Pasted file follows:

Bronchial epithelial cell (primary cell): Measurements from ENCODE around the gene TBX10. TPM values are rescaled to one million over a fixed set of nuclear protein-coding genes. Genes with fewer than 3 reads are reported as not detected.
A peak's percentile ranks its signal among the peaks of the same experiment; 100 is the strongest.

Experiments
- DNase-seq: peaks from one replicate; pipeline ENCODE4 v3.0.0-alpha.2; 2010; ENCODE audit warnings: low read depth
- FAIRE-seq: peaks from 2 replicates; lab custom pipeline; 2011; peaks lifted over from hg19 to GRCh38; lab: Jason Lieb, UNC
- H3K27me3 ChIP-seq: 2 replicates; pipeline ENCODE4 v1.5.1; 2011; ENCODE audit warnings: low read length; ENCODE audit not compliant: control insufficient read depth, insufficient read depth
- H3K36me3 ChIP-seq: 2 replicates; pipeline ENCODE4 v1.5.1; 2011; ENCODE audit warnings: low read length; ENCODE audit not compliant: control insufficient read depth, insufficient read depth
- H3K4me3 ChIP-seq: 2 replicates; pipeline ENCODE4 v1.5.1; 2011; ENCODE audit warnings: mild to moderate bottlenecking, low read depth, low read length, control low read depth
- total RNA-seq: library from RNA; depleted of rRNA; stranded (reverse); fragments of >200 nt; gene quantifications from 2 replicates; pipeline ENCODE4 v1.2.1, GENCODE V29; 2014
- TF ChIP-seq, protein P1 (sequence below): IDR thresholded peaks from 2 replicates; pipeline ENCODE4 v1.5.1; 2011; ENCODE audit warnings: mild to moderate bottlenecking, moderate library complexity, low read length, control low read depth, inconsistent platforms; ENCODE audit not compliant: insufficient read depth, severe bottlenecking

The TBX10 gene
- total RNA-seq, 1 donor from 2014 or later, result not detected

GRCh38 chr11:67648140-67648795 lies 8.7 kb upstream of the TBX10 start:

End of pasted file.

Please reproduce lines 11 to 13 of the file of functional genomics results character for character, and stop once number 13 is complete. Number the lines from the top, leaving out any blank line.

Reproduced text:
The TBX10 gene
- total RNA-seq, 1 donor from 2014 or later, result not detected

GRCh38 chr11:67648140-67648795 lies 8.7 kb upstream of the TBX10 start: